and shall succeed in what he does…
By his cunning
     he shall make deceit prosper under his hand,
     and in his own mind he shall be great.
Without warning he shall destroy many
               [Daniel 8:24-25]

I realize it seems likely that Daniel here is catching a vision of the career of Antiochus IV, who reigned for a tumultuous decade (175-164 BC), minting coins with his likeness on one side and the phrase, “god manifest” on the reverse. The deeper truth is that a taste for power, self-centered avarice, and an ability to rationalize evil soon cauterizes the conscience and smothers virtue. The need for regulation on Wall Street is self-evident (the free market, though undeniably preferable to a centrally planned one, is run by profoundly fallen people) but hardly sufficient. Virtue, keenly nourished over a lifetime in the decisions we make, both large and small, is also necessary.

Making virtuous decisions, wherever and whoever we are, allows us to be a presence of faithfulness in a broken world. This is what Kenny is demonstrating in the face of his disappointment, and it matters.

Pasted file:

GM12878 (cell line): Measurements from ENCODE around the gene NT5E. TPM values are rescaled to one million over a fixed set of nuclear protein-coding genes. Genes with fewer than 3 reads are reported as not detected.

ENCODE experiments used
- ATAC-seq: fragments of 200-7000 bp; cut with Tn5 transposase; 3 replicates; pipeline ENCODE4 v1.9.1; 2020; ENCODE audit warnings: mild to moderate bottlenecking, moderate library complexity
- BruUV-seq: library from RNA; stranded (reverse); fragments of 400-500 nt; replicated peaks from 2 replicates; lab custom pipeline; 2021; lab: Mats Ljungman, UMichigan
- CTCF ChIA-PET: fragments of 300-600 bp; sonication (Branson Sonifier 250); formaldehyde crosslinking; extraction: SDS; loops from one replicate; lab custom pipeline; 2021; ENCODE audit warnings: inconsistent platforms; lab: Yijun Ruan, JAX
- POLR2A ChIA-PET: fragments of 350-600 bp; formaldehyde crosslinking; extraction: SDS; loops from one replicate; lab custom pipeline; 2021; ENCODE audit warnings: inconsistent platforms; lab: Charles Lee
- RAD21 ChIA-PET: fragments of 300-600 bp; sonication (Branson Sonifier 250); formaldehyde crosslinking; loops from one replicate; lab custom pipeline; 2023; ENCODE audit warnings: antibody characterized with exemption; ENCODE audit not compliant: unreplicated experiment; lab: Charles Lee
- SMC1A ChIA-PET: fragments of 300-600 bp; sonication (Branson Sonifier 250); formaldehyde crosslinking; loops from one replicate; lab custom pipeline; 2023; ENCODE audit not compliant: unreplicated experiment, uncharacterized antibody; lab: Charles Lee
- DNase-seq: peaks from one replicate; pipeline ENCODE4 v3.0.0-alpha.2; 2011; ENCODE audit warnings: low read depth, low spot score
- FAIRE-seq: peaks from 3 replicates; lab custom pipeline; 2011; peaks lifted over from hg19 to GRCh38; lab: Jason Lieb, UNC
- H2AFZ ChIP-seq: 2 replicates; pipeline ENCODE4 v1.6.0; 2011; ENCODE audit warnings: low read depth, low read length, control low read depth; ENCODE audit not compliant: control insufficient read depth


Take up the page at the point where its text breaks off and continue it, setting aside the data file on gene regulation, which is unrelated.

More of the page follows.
Those who respond that this is just one person and so is too little to matter are mistaken. They do not know the power of virtue, the interwoven reality of human community, and the explosive power of the gospel when it is brought into a human tower constructed of hubris and fortified by a profusion of idols. There actually is no real contest.

As I sipped my Bulleit bourbon and listened to the music, we were fortuitously seated on the side of the stage where the musician closest to us was Kenny. I watched as he wove harmonious flights with his guitar around the melodies of the songs, carving sonic sculptures in the air for us to rest in while the music lasted. His playing seemed to come out of his heart, not merely his head, and in that heart I knew was a deep yearning for virtue and goodness. He is a man I am proud to call my friend.

(to be continued)

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It seems like there are so many opportunities to hold grudges and let bitterness take root. The adversary loves to to encourage that, rather than us weeding it out with forgiveness. I faced that on a very small scale this week, and was amazed at how difficult it was to practice forgiveness; the "slight" kept popping up in the back of my mind.
A straightforward talk with the "offendee" helped to put a stake through its heart. I hope.

I am loving this Kenny Hutson series. Keep it up.

May 10, 2010 at 12:10 PM

I'm glad you are enjoying the series, as I am enjoying writing and posting it. So many of my posts receive no comment while this series has. Therefore I am determined from now on to mention bourbon in every post, regardless of the topic.

May 10, 2010 at 1:22 PM

If you could mention gin and tonics as well, I would appreciate it. :)
And correction to my last comment: I guess it should have been "offender", not "offendee", since I was the one who felt slighted.
Proof twice, click once.

May 12, 2010 at 11:33 AM